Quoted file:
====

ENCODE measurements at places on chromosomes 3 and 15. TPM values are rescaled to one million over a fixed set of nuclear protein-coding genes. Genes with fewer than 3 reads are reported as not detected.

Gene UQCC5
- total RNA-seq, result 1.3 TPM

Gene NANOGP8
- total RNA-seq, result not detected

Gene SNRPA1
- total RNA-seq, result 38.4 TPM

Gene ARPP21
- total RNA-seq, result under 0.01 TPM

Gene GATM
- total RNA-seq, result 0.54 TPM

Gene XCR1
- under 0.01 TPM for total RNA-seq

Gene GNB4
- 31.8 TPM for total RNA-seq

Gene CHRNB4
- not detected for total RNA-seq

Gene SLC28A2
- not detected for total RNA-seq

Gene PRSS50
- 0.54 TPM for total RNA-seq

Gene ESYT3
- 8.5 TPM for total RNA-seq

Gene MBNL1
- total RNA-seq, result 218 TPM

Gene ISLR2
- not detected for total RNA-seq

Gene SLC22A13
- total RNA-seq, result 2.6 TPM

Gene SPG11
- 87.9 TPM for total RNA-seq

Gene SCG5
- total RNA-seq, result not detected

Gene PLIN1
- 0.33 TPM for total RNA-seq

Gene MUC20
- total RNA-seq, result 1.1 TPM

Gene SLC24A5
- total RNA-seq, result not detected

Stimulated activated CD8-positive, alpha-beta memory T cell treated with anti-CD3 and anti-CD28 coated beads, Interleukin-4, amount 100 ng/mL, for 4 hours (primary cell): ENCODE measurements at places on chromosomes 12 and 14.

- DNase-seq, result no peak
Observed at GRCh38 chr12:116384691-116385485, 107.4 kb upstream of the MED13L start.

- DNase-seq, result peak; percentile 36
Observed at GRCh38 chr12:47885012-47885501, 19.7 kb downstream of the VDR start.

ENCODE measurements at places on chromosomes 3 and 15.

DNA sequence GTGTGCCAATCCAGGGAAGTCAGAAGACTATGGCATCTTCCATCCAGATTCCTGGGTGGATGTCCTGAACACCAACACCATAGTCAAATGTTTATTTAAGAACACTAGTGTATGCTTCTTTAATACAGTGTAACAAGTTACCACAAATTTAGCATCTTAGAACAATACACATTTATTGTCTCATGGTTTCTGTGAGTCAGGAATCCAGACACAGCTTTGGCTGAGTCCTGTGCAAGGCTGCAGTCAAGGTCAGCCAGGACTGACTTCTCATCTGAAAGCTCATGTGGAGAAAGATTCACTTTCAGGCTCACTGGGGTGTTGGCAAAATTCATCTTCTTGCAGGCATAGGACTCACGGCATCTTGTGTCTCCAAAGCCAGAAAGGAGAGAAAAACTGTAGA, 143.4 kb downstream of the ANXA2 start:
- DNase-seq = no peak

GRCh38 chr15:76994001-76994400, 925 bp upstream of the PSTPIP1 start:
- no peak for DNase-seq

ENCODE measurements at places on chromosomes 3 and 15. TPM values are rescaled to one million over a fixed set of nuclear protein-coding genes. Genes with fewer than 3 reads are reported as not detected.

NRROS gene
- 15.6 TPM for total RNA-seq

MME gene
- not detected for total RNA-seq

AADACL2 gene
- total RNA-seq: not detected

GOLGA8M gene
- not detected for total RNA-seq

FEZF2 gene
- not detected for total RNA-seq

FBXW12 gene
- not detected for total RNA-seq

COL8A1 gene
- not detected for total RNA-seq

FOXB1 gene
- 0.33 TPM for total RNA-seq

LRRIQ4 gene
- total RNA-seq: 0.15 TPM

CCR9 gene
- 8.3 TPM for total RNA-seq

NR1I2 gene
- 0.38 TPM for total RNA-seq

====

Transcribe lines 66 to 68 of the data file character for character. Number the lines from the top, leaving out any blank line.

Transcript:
- 0.33 TPM for total RNA-seq

LRRIQ4 gene
- total RNA-seq: 0.15 TPM